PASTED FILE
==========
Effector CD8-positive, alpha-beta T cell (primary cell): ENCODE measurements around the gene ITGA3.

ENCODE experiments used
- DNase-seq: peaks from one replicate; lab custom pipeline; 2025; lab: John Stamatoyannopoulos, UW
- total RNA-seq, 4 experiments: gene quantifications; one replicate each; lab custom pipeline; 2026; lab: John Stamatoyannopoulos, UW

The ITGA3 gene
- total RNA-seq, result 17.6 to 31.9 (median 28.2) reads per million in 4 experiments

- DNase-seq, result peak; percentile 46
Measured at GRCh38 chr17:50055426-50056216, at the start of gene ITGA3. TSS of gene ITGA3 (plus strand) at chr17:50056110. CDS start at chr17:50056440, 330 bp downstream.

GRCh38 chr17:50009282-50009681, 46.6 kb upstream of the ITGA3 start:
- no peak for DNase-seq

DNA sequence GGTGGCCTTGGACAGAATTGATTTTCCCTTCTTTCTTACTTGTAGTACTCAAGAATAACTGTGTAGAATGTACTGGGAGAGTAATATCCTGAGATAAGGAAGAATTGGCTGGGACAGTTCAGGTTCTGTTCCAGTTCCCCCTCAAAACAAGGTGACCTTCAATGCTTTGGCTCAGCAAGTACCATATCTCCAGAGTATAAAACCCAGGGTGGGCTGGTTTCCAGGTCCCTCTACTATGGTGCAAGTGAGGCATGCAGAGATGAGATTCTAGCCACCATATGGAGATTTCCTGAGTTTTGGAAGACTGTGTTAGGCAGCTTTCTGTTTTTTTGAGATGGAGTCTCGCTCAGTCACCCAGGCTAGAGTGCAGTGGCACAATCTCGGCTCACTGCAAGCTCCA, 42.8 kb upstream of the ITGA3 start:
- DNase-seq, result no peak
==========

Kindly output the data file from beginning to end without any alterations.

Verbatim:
Effector CD8-positive, alpha-beta T cell (primary cell): ENCODE measurements around the gene ITGA3.

ENCODE experiments used
- DNase-seq: peaks from one replicate; lab custom pipeline; 2025; lab: John Stamatoyannopoulos, UW
- total RNA-seq, 4 experiments: gene quantifications; one replicate each; lab custom pipeline; 2026; lab: John Stamatoyannopoulos, UW

The ITGA3 gene
- total RNA-seq, result 17.6 to 31.9 (median 28.2) reads per million in 4 experiments

- DNase-seq, result peak; percentile 46
Measured at GRCh38 chr17:50055426-50056216, at the start of gene ITGA3. TSS of gene ITGA3 (plus strand) at chr17:50056110. CDS start at chr17:50056440, 330 bp downstream.

GRCh38 chr17:50009282-50009681, 46.6 kb upstream of the ITGA3 start:
- no peak for DNase-seq

DNA sequence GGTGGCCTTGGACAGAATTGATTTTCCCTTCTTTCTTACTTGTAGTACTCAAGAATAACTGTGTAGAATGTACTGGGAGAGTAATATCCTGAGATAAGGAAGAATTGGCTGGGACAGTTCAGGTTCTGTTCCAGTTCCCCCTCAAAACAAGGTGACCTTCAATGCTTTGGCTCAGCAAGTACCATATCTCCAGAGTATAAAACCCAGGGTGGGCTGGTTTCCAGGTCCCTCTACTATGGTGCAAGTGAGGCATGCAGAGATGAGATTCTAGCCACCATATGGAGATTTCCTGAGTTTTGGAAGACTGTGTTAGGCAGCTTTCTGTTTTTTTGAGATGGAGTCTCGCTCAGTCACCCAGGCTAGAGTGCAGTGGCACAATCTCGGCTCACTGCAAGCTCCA, 42.8 kb upstream of the ITGA3 start:
- DNase-seq, result no peak